Step #5:  Build Your At-Home Professional Network

I love this idea and I want to make it happen, but I’ve spent my days talking to family, figuring out how to get food delivered, and feeling overwhelmed with all the dramatic shifts in schedule, lifestyle, and simple day-to-day logistics of survival.

Everyone is talking about how much time we’re supposed to have on our hands now. We should be:

  • reading books
  • learning a new language
  • brushing up on editing techniques
  • learning new software programs to broaden our professional skills
  • trying out new hobbies and interests and a whole host of self improvement and relationship skills that we should dive into

These are all great ideas.  I love every one of them.

But maybe we’re forgetting one important piece of all of this: Our humanity.

Has anyone taken a moment to stop and recognize the gravity of what is happening?

Has anyone taken a moment to process all the feelings and emotions that are being churned up amidst this crisis?

Has anyone acknowledged the fear,  loss of control,  instability, and complete paradigm shift that is occurring literally minute-by-minute?

We’re treating ourselves like robots.  We’re acting as if all we need to do is reprogram ourselves with a new set of rules and conditions, and the new order should resume without a hitch.

Rebooting and reprogramming may work for robots, but that does not work for human beings.  

As Americans, we are wired to overcome, conquer and achieve.  We don’t want anyone or anything to stand in our way.  So we have quickly reacted to this crisis by taking charge and shifting into a new version of overdoing, overachieving, and overreaching.

Charging forward with new orders may seem necessary to maintain some semblance of status quo, but all it is really doing is grasping for control of situations we have no control over.

Until we can acknowledge our humanity among this dramatic shift of life as we know it, we will continue to falter and struggle regardless of how many different ways we have to occupy our time.

If, like me, you find yourself anxious and unable to focus on productive work, here are five practices I have learned from 10 years of mindfulness training that will help you better acknowledge your feelings, face your fears, develop acceptance of our new reality, as well as build resilience to weather the greatest challenge of our lifetimes.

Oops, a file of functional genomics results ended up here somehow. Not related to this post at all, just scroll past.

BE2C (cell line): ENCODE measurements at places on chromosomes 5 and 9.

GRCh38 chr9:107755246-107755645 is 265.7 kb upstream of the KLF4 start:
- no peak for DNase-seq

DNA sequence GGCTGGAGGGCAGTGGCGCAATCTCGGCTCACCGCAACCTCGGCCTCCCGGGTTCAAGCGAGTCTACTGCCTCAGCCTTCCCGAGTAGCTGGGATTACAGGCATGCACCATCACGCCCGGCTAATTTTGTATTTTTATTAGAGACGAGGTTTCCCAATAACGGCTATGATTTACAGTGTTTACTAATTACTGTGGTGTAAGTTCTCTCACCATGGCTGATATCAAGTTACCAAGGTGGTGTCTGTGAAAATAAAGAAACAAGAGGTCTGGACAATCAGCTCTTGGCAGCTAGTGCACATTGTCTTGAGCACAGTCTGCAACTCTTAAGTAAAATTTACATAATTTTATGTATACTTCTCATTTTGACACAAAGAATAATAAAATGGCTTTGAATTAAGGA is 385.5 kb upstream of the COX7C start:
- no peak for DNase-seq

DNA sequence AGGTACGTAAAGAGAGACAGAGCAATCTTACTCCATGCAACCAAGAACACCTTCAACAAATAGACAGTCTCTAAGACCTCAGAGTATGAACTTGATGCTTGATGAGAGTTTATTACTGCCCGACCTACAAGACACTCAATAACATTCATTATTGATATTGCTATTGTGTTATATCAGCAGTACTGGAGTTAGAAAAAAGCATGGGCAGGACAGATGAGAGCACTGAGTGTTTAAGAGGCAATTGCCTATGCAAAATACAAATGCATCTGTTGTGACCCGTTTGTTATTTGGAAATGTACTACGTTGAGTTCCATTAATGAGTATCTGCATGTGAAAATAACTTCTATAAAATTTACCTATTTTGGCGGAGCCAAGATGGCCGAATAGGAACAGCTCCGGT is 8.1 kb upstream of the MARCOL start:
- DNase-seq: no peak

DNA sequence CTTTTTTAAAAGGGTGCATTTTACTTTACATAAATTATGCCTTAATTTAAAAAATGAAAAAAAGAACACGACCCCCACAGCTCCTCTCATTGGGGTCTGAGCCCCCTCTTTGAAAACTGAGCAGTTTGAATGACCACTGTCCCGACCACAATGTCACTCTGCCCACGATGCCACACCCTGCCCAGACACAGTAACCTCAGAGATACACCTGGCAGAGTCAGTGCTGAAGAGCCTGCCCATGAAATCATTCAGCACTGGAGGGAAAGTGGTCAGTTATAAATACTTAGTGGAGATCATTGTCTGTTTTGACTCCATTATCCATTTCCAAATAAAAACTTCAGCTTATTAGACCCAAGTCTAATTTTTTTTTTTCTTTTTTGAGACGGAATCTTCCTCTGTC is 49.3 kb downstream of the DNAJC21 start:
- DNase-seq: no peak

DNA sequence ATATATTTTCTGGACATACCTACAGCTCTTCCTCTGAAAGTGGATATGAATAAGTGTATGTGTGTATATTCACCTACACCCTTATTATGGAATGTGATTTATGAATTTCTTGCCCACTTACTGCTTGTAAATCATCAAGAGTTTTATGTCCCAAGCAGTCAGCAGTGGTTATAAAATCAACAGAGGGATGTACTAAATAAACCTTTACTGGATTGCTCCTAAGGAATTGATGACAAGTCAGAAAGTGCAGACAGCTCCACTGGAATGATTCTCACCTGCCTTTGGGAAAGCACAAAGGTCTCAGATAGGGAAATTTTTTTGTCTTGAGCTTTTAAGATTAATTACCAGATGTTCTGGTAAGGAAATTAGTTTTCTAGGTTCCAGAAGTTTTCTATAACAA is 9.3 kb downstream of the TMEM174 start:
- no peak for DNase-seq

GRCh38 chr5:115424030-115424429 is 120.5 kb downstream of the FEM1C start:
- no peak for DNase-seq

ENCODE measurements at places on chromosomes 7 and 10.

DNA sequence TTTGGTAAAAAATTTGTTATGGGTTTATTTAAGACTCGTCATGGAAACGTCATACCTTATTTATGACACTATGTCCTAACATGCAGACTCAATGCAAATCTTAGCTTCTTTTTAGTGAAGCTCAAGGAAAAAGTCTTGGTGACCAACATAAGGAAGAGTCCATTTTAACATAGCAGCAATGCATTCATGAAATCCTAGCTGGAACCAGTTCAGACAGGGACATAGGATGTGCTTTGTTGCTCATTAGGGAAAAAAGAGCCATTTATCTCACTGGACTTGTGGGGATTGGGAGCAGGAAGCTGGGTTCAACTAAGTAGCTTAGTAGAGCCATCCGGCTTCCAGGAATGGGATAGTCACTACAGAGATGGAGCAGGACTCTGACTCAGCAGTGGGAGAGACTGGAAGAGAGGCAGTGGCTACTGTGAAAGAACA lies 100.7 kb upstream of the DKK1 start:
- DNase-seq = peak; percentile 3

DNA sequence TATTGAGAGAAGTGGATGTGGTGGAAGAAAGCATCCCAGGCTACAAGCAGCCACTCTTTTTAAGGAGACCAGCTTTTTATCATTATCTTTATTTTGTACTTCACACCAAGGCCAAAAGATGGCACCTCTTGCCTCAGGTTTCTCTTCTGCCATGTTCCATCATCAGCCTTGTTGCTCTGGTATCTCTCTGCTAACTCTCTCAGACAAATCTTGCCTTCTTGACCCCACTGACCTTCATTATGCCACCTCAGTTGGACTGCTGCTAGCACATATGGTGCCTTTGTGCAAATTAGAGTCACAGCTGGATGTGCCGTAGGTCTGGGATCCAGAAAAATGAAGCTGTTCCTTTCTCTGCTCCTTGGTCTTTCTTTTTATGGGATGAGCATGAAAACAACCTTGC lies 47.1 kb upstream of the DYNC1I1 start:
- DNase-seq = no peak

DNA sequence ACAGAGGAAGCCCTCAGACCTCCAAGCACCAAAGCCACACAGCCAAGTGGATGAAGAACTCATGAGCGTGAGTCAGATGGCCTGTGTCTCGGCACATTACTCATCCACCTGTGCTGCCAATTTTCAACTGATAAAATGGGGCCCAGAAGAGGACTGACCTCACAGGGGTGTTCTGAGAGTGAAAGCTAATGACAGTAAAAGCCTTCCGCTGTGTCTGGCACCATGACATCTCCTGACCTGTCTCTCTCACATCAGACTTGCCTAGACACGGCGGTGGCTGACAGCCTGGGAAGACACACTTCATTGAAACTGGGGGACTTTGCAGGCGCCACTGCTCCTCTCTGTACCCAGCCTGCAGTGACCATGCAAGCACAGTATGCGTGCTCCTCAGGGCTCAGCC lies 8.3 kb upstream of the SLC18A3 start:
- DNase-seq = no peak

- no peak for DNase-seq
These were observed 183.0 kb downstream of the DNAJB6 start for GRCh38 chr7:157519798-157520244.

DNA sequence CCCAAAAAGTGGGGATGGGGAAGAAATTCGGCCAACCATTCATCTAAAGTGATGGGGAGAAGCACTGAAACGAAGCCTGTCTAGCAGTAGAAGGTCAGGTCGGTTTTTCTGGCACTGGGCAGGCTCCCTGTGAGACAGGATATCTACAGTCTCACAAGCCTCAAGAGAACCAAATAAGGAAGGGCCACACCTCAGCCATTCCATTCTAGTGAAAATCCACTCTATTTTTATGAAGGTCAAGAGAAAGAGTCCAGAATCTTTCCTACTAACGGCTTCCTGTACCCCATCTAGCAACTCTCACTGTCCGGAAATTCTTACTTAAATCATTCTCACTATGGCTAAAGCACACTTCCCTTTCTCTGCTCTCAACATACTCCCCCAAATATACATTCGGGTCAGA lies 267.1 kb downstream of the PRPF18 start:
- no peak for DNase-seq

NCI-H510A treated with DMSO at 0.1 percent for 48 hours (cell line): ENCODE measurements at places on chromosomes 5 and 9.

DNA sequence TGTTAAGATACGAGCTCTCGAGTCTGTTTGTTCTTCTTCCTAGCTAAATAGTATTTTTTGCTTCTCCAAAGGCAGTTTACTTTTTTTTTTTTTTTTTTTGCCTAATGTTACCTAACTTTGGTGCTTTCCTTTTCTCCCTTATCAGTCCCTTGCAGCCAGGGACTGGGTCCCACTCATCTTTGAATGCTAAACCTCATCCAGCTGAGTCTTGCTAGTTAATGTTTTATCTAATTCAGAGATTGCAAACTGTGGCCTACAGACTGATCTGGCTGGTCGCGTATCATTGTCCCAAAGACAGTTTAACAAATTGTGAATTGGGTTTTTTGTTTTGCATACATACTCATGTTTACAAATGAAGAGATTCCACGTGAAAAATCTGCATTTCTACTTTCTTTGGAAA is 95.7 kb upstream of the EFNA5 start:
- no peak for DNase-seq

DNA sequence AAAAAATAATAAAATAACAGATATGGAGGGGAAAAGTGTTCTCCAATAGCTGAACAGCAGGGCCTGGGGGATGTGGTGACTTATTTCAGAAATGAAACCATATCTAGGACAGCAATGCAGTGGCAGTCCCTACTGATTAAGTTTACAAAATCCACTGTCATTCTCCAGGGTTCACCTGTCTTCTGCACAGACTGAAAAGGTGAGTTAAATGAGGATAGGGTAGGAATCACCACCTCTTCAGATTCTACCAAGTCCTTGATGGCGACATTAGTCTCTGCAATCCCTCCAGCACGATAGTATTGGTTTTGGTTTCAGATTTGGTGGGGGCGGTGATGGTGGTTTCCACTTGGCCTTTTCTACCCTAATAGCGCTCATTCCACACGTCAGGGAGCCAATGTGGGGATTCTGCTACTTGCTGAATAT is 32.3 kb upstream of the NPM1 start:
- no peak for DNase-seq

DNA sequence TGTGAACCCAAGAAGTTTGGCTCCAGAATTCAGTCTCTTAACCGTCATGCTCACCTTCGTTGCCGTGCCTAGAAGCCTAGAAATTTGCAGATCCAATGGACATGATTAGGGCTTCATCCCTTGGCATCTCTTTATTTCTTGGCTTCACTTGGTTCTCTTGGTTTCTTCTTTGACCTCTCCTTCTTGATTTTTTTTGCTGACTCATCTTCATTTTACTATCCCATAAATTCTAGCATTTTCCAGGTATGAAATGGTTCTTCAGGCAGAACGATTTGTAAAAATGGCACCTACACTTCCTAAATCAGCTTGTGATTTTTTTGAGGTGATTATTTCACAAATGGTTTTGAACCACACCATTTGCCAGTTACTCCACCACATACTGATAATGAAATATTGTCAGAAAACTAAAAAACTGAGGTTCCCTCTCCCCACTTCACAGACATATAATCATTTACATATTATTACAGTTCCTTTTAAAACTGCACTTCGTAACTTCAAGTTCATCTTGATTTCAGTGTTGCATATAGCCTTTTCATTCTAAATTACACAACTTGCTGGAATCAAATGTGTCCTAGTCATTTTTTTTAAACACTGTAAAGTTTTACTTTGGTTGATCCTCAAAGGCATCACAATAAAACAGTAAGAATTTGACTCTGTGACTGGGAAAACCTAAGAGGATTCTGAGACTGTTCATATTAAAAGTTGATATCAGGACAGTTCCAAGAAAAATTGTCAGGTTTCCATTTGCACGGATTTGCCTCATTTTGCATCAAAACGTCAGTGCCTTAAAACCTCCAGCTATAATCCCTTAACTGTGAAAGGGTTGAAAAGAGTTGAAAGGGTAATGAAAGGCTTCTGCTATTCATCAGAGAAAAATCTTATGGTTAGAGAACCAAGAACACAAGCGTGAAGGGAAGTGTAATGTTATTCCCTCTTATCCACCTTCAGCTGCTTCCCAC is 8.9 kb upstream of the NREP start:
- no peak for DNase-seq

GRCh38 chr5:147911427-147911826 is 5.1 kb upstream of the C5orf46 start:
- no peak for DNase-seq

1. Acknowledge That Anxiety is Helpful

First, it’s important to acknowledge that anxiety serves a purpose.  It increases our performance and motivates us to take action.  It is appropriate to feel anxious right now. But there is a tipping point in anxiety when it overloads the brain and we go into “fight or flight.”

How do you know if your anxiety level is healthy or pushed beyond the limits?  

Some classic signs are:

  • Having trouble sleeping
  • Not eating enough or eating too much (a.k.a. Stress eating)
  • Feeling edgy and irritable
  • Having a short temper

It’s probably safe to say most of us can check off one or all of these boxes right now.  And you may have your own tell-tale signs that occur when you are overstressed and anxious.  Tune into those signals and try to catch them before they hit the red zone.   Remember that these signals have a right to be there.  They are trying to protect us from danger.

One important step to take after recognizing  the anxiety is simply to say “thank you for trying to take care of me.”  Mindfulness teacher and psychologist Tara Brach uses this as part of her R.A.I.N. practice as a way to nurture the feelings rather than pushing them away or judging them.  It might sound trivial, but this is a key step towards acceptance.